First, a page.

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Sir Andrew Davis’s interpretation of Vaughan Williams’s Sinfonia Antartica ‘gathers scale and momentum’

Our rating 
5.0 out of 5 star rating 5.0

Vaughan Williams
Sinfonia Antartica; Four Last Songs; Concerto for Two Pianos
Mari Eriksmoen (soprano), Roderick Williams (baritone), Louis Lortie, Hélène Mercier (piano); Bergen Philharmonic/Andrew Davis
Chandos CHSA 5186 (hybrid CD/SACD)


Vaughan Williams’s Piano Concerto still has a daunting reputation – its percussive chromatic runs completely overwhelmed its dedicatee Harriet Cohen. The late Joseph Cooper prepared this two-piano edition, for which the composer added extra bars and a serene closing cadenza, with a striking final fade well suited to Louis Lortie’s expansive yet nuanced approach. Either he or Hélène Mercier could probably polish off the original by themselves, but their partnership develops its intensity without strain, particularly attractive in rich SACD sound. Davis is at his most dynamic, and the Bergen Philharmonic playing is characteristically crisp. This would be my present first choice, though Ashley Wass’s spirited account of the original on Naxos is equally fine, too.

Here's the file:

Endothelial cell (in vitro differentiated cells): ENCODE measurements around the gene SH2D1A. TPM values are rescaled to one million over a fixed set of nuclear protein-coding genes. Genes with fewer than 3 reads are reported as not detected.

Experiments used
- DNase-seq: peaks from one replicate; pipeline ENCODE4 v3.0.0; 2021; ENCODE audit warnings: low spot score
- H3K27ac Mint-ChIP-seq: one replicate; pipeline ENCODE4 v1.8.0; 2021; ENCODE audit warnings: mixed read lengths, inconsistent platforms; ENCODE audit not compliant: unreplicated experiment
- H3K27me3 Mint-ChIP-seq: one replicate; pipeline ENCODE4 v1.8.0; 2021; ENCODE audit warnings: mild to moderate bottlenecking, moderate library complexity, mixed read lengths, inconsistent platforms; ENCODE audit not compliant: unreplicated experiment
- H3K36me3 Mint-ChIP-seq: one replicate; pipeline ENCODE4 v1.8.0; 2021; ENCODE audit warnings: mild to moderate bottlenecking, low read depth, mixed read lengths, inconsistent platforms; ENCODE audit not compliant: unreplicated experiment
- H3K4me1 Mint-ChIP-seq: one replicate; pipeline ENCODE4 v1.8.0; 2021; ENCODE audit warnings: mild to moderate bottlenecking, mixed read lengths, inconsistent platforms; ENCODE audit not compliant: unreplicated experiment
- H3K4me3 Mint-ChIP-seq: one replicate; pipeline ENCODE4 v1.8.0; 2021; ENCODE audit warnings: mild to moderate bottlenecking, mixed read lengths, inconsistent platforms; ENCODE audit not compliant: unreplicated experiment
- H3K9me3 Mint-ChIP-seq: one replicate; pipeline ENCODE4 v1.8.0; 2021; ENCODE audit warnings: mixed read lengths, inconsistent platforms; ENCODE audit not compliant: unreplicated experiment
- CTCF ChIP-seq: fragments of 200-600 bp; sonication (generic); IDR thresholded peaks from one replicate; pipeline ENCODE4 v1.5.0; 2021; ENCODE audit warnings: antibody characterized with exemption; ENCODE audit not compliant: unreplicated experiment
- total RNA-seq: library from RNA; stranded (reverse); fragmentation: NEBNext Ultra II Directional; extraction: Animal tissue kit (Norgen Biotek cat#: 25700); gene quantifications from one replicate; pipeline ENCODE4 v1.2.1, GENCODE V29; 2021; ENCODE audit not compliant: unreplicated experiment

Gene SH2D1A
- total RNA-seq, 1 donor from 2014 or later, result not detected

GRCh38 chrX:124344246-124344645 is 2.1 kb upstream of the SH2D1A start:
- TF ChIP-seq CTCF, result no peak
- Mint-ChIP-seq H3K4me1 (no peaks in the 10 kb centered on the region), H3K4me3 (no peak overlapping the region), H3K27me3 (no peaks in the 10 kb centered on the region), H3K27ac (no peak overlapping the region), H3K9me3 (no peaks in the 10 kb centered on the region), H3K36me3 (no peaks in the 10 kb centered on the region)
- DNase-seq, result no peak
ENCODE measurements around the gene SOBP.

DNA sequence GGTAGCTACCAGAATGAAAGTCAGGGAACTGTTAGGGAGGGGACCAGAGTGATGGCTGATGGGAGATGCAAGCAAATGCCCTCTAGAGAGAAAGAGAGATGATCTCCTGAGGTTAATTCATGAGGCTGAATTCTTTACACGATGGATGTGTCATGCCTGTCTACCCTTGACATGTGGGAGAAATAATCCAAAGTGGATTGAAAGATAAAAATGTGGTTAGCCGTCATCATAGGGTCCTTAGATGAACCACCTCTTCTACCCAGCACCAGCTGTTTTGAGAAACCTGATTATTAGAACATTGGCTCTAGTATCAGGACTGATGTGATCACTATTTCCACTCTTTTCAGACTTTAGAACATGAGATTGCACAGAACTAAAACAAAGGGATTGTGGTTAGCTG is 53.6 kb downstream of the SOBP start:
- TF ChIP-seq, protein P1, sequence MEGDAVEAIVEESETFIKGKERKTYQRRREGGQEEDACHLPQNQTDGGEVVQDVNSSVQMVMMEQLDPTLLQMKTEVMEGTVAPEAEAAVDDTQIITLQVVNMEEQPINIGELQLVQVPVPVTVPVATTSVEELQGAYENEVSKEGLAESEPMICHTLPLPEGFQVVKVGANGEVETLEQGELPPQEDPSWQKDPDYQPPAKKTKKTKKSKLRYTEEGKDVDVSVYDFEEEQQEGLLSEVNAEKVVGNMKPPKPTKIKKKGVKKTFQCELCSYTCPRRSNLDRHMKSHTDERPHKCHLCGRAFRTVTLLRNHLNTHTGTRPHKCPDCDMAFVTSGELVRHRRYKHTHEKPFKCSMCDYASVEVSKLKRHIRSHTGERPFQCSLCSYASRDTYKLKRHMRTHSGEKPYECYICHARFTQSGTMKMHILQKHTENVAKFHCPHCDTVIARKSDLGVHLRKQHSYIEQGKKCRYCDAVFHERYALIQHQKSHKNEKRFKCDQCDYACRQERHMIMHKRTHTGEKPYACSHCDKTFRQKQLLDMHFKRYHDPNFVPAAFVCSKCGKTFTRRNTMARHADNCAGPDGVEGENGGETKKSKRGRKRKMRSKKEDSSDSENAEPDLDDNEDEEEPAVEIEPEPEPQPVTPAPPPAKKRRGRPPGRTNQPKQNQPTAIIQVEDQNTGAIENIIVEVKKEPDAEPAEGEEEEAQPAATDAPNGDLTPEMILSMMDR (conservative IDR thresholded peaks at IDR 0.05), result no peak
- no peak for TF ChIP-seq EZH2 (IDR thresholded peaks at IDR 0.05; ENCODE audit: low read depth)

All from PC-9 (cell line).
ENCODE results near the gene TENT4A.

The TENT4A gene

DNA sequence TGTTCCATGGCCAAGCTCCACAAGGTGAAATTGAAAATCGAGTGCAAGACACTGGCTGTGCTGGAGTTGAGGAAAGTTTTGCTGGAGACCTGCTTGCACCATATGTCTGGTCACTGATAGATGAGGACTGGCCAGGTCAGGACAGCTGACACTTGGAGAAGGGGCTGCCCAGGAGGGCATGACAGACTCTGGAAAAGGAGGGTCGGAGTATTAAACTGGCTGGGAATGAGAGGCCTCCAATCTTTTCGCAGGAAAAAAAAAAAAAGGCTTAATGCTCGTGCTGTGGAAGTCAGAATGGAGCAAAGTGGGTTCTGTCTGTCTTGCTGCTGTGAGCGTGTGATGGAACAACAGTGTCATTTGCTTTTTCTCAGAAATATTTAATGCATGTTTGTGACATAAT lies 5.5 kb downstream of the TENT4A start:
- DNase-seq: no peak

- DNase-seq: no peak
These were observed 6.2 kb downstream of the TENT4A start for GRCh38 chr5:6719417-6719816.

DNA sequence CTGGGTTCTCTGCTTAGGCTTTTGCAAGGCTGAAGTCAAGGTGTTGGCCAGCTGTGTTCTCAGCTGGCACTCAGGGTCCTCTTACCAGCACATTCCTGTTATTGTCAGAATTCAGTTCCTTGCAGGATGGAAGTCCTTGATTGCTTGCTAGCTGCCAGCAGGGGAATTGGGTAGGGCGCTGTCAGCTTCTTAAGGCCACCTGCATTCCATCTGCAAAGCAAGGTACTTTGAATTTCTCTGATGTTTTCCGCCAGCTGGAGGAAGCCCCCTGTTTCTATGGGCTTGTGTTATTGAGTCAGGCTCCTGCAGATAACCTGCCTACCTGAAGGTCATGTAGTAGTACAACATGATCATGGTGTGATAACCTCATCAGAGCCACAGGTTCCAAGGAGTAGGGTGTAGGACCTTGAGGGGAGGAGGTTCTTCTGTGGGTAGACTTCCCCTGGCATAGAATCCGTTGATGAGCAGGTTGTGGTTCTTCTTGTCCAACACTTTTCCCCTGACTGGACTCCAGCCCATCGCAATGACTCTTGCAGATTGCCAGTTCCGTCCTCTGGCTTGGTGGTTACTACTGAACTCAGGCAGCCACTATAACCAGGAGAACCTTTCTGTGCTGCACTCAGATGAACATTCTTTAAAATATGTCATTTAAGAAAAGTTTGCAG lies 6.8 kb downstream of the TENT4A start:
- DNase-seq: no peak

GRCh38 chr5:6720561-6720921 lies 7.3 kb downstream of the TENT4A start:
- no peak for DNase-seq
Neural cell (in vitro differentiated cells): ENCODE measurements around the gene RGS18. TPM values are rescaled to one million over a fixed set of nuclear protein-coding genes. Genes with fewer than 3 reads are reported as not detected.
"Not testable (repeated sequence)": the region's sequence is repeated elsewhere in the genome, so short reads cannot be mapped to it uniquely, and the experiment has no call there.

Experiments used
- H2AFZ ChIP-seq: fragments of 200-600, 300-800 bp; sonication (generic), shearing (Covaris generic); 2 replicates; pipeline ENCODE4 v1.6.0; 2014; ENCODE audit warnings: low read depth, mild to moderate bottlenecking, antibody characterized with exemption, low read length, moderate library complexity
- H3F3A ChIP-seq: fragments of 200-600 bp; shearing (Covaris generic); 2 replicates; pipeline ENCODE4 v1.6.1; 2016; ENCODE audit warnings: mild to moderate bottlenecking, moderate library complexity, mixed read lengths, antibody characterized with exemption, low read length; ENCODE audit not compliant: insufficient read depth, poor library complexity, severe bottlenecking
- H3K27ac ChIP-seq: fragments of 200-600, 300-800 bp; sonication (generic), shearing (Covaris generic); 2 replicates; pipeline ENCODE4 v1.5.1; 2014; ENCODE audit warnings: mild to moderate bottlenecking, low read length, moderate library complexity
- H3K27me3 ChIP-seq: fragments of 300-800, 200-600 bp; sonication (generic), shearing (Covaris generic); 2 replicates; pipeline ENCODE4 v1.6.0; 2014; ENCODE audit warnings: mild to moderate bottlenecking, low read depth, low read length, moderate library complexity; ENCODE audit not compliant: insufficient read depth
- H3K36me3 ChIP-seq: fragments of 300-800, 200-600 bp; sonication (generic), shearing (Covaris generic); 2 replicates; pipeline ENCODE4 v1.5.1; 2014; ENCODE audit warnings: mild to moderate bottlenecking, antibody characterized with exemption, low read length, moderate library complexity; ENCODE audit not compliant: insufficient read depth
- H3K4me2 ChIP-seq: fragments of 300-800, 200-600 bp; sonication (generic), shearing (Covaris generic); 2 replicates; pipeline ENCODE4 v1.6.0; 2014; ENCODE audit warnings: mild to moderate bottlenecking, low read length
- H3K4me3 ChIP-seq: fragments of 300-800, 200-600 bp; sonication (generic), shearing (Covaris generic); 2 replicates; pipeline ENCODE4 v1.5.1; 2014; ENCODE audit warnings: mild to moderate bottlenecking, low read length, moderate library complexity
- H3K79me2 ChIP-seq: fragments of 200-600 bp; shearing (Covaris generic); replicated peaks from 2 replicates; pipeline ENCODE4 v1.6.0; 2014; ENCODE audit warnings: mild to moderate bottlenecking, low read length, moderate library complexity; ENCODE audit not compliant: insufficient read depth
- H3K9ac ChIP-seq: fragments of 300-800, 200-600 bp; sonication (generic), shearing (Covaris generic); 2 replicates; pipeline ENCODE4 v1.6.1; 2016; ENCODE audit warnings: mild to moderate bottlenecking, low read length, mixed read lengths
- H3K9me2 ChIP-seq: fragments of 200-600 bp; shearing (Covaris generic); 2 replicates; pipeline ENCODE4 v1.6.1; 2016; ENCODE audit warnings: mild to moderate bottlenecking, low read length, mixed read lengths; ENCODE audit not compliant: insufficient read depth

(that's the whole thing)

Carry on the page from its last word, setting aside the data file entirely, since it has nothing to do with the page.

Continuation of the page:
I was never so convinced by Davis’s earlier, somewhat colourless Antartica (Warner), but this, if not definitive, is a finer animal. It begins less epically than some, but gathers scale and momentum. The Bergen players are especially effective, the huge orchestration never cluttered or opaque in SACD spaciousness. The composer rightly saw Scott, despite some misjudgements, as authentically heroic, and Davis movingly paces the last movement’s classical tragedy, finally swallowed up in the uncaring ice.

Though the title Four Last Songs invites unfortunate comparisons with Richard Strauss’s cycle, these are the composer’s final settings of his wife Ursula’s verses on the subject of love. Orchestrated by Anthony Payne, they’re attractive if unexceptional, but Roderick Williams does evoke their essential tenderness.


Michael Scott Rohan